Wednesday, May 22, 2024

World’s largest floating wind farm produces its first power

Hywind Tampen, a facility described as the world’s largest floating wind farm, produced its first power over the weekend, with more turbines set to come online this year. Norwegian power giant Equinor said Hywind Tampen’s first power was delivered to the Gullfaks A platform in the North Sea.

The Hywind Tampen is located some 140 km (87 miles) off the coast of Norway, in depths ranging from 260 to 300 meters. The wind farm is expected to meet about 35% of the electricity demand of Gullfaks and Snorre fields, which according to the company, will cut CO2 emissions from the fields by about 200,000 tonnes per year.

Seven of eleven wind turbines are slated to come on stream in 2022, while the remaining four will be installed on the field during a weather window next year. When completed, the Hywind Tampen will have a system capacity of 88 MW. Even with just seven turbines on stream Hywind Tampen will be the world’s largest floating wind farm with a capacity of 60 MW.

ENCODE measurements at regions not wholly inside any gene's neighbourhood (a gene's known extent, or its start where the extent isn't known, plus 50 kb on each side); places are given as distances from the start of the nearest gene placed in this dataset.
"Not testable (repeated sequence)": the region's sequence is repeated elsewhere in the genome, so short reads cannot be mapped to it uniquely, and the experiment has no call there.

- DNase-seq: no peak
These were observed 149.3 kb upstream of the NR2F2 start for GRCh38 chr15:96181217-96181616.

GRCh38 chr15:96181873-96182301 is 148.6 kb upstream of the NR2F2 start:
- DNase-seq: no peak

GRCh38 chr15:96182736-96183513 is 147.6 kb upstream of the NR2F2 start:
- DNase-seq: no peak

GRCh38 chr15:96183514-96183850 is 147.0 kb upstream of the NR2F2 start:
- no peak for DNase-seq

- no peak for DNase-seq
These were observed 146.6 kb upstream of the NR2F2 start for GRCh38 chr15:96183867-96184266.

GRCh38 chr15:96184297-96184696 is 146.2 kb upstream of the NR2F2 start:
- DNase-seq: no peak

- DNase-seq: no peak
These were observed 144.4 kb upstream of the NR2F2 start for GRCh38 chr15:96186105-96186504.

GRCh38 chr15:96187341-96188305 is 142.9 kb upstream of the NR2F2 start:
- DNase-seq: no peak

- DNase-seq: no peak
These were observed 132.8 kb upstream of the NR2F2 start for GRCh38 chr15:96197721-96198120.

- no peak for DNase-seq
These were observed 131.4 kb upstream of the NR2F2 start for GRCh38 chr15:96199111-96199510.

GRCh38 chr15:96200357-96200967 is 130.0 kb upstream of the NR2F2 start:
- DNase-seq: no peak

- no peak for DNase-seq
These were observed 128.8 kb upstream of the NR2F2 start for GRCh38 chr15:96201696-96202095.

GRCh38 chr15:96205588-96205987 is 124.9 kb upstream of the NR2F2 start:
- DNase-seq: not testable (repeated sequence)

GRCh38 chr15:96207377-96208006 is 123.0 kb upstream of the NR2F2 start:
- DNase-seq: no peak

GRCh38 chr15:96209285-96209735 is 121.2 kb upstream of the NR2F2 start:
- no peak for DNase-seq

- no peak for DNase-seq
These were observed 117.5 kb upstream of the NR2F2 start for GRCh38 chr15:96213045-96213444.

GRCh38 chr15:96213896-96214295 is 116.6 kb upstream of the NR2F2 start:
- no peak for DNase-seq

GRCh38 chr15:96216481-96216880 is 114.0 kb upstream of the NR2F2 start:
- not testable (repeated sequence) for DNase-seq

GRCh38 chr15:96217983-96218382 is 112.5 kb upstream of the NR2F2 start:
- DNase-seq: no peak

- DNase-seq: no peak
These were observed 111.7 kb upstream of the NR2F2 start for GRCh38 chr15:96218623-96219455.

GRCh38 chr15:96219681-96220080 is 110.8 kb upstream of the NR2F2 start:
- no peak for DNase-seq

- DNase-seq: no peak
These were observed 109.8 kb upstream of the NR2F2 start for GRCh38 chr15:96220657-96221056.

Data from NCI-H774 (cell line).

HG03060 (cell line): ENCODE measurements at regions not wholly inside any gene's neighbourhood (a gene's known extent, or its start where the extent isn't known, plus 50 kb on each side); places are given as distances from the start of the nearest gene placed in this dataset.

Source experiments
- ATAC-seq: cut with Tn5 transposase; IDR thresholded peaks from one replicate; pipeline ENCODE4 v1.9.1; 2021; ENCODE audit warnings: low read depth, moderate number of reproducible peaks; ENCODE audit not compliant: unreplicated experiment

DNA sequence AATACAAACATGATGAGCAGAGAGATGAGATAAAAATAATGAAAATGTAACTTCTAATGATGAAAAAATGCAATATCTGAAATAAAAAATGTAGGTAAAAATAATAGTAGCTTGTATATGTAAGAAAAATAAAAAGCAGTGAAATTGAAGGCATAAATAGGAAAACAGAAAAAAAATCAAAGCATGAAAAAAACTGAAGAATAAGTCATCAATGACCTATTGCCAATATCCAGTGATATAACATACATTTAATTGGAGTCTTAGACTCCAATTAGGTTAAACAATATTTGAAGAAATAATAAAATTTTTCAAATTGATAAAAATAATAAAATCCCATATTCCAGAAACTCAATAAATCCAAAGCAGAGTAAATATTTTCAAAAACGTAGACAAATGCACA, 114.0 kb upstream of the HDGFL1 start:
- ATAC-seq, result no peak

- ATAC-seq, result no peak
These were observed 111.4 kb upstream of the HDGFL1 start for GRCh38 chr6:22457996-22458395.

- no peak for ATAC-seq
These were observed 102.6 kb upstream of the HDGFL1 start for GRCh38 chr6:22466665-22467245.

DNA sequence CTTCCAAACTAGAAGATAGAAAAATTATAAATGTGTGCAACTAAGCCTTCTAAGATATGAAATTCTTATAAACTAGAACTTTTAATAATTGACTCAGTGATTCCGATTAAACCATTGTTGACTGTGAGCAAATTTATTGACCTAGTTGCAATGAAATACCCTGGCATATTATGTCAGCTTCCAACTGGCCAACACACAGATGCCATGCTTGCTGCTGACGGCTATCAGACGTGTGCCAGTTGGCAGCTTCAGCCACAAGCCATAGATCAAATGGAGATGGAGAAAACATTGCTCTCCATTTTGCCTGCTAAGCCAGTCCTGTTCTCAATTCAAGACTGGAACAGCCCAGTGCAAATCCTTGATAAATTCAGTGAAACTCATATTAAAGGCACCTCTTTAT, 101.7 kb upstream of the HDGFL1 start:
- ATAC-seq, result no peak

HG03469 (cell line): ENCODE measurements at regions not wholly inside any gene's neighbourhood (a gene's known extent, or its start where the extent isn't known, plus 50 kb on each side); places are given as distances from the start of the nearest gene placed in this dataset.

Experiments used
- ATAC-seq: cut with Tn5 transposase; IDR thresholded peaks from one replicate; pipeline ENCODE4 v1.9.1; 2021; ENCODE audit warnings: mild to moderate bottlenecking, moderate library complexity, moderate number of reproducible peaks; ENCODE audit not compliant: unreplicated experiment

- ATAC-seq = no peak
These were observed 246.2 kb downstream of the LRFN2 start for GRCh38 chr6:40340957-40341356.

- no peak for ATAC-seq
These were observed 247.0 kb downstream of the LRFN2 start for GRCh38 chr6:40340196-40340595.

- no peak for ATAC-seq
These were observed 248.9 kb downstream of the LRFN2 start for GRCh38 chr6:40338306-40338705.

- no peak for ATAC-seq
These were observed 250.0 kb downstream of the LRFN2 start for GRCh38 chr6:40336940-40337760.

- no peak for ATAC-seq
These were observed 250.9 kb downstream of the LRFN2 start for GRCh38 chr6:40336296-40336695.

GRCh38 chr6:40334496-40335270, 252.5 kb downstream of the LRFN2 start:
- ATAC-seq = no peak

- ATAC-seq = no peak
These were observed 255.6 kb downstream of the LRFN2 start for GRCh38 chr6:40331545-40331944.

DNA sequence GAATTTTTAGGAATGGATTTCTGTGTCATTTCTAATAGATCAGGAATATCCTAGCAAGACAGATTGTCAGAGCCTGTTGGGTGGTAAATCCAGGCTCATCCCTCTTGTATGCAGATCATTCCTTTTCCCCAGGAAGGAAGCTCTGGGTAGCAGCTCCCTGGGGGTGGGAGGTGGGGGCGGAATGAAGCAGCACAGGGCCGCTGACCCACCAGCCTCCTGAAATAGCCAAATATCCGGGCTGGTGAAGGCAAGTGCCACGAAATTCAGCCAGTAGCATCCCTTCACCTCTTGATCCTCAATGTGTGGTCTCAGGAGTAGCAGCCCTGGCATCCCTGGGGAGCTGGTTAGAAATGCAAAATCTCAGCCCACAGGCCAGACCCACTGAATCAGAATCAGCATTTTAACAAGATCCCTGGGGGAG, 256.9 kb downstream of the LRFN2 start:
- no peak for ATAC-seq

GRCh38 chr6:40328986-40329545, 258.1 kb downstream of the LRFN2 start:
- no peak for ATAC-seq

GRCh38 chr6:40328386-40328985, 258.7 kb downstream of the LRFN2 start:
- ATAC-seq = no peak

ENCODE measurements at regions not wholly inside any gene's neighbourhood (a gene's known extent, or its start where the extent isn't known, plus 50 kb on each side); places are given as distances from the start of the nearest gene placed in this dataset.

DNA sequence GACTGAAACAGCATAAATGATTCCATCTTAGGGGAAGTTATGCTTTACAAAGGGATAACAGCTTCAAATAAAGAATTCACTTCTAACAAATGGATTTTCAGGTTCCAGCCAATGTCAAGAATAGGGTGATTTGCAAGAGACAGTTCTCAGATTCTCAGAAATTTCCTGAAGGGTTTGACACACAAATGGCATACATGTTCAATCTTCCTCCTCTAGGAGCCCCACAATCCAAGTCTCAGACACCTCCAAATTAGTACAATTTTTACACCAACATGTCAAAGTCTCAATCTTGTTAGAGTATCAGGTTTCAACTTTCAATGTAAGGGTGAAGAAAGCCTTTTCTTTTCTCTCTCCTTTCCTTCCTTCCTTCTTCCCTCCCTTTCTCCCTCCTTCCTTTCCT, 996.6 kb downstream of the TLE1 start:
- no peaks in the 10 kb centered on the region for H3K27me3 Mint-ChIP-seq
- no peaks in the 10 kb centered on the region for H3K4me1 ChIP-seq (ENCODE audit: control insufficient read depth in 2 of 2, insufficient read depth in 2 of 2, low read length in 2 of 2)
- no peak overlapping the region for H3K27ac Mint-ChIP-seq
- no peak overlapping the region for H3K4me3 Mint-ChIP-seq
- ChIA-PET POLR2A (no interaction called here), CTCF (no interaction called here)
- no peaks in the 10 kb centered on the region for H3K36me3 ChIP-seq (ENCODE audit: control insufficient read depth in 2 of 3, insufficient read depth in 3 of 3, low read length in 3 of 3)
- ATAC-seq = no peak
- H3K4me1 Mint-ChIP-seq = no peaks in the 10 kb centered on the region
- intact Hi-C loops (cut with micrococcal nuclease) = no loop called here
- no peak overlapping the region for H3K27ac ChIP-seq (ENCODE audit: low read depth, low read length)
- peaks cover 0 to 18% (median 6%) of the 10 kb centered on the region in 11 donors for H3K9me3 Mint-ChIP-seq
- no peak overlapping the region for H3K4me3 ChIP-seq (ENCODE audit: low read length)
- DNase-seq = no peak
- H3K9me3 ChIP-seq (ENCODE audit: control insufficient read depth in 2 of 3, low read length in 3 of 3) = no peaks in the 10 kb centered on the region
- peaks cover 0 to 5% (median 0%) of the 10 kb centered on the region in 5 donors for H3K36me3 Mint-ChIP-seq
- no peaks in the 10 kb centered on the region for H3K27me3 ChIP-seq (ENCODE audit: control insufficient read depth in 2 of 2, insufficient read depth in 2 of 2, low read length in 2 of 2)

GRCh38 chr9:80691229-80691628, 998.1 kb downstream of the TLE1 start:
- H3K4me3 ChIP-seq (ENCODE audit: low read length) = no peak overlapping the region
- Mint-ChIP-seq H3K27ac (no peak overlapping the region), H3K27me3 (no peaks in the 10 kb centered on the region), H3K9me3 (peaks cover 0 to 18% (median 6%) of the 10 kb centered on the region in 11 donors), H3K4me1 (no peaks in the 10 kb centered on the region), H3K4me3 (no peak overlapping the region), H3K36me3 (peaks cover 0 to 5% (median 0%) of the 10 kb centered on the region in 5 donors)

“The Norwegian content of the project is about 60%. This shows that we, together with our partners and suppliers, are building a new industry on the shoulders of the oil and gas business utilizing the competencies we together have acquired over many decades,” says Geir Tungesvik, Equinor’s executive vice president for Projects, Drilling and Procurement.

With its world-class resources, the North Sea will continue to play a key role also in the energy transition and in the energy security of Europe and Norway. The Hywind Tampen wind farm represents a first step towards developing a new industry within the offshore wind in Norway, contributing to reliable, affordable, and sustainable energy supplies.

“Hywind Tampen cuts emissions from the oil and gas industry and increases gas export to Europe. This is an important contribution towards transforming the Norwegian continental shelf from an oil and gas province to a broad energy province. Just a few years ago, no one would have believed that offshore platforms could be powered by electricity from floating wind turbines. Well, now we have started,” says Kjetil Hove, Equinor’s executive vice president for Exploration and Production Norway.